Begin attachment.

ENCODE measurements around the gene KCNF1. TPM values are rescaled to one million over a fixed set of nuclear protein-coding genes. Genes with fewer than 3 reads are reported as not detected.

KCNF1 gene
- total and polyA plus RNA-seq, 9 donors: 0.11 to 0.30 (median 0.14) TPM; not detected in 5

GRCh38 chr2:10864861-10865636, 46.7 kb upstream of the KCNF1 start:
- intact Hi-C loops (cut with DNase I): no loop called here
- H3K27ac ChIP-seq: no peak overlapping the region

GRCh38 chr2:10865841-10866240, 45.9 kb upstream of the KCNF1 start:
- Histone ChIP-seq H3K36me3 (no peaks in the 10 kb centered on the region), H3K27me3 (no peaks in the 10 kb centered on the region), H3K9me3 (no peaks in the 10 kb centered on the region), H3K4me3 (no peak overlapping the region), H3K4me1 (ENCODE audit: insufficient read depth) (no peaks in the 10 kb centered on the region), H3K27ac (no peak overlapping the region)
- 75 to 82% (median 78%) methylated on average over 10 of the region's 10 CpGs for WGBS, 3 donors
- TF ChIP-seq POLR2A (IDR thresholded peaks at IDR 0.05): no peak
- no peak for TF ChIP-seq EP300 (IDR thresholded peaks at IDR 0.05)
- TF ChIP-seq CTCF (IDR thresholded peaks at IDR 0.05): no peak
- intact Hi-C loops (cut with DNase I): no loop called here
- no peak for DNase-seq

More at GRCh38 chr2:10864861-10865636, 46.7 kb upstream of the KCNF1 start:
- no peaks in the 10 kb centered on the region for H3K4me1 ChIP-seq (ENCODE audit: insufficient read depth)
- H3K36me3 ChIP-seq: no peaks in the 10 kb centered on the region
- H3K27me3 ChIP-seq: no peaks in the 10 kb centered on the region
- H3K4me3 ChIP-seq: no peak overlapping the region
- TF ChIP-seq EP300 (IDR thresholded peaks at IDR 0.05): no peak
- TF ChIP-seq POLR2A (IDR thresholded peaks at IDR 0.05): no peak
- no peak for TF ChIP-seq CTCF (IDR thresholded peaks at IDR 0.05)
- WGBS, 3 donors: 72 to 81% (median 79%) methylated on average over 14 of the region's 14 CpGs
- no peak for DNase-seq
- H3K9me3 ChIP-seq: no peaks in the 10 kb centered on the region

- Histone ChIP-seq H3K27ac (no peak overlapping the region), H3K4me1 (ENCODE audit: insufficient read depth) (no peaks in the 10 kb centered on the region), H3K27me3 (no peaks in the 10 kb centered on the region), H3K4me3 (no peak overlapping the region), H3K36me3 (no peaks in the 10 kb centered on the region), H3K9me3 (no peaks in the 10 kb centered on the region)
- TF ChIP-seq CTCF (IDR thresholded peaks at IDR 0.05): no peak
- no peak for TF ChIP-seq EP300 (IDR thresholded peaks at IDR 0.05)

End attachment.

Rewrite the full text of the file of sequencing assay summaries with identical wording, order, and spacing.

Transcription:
ENCODE measurements around the gene KCNF1. TPM values are rescaled to one million over a fixed set of nuclear protein-coding genes. Genes with fewer than 3 reads are reported as not detected.

KCNF1 gene
- total and polyA plus RNA-seq, 9 donors: 0.11 to 0.30 (median 0.14) TPM; not detected in 5

GRCh38 chr2:10864861-10865636, 46.7 kb upstream of the KCNF1 start:
- intact Hi-C loops (cut with DNase I): no loop called here
- H3K27ac ChIP-seq: no peak overlapping the region

GRCh38 chr2:10865841-10866240, 45.9 kb upstream of the KCNF1 start:
- Histone ChIP-seq H3K36me3 (no peaks in the 10 kb centered on the region), H3K27me3 (no peaks in the 10 kb centered on the region), H3K9me3 (no peaks in the 10 kb centered on the region), H3K4me3 (no peak overlapping the region), H3K4me1 (ENCODE audit: insufficient read depth) (no peaks in the 10 kb centered on the region), H3K27ac (no peak overlapping the region)
- 75 to 82% (median 78%) methylated on average over 10 of the region's 10 CpGs for WGBS, 3 donors
- TF ChIP-seq POLR2A (IDR thresholded peaks at IDR 0.05): no peak
- no peak for TF ChIP-seq EP300 (IDR thresholded peaks at IDR 0.05)
- TF ChIP-seq CTCF (IDR thresholded peaks at IDR 0.05): no peak
- intact Hi-C loops (cut with DNase I): no loop called here
- no peak for DNase-seq

More at GRCh38 chr2:10864861-10865636, 46.7 kb upstream of the KCNF1 start:
- no peaks in the 10 kb centered on the region for H3K4me1 ChIP-seq (ENCODE audit: insufficient read depth)
- H3K36me3 ChIP-seq: no peaks in the 10 kb centered on the region
- H3K27me3 ChIP-seq: no peaks in the 10 kb centered on the region
- H3K4me3 ChIP-seq: no peak overlapping the region
- TF ChIP-seq EP300 (IDR thresholded peaks at IDR 0.05): no peak
- TF ChIP-seq POLR2A (IDR thresholded peaks at IDR 0.05): no peak
- no peak for TF ChIP-seq CTCF (IDR thresholded peaks at IDR 0.05)
- WGBS, 3 donors: 72 to 81% (median 79%) methylated on average over 14 of the region's 14 CpGs
- no peak for DNase-seq
- H3K9me3 ChIP-seq: no peaks in the 10 kb centered on the region

- Histone ChIP-seq H3K27ac (no peak overlapping the region), H3K4me1 (ENCODE audit: insufficient read depth) (no peaks in the 10 kb centered on the region), H3K27me3 (no peaks in the 10 kb centered on the region), H3K4me3 (no peak overlapping the region), H3K36me3 (no peaks in the 10 kb centered on the region), H3K9me3 (no peaks in the 10 kb centered on the region)
- TF ChIP-seq CTCF (IDR thresholded peaks at IDR 0.05): no peak
- no peak for TF ChIP-seq EP300 (IDR thresholded peaks at IDR 0.05)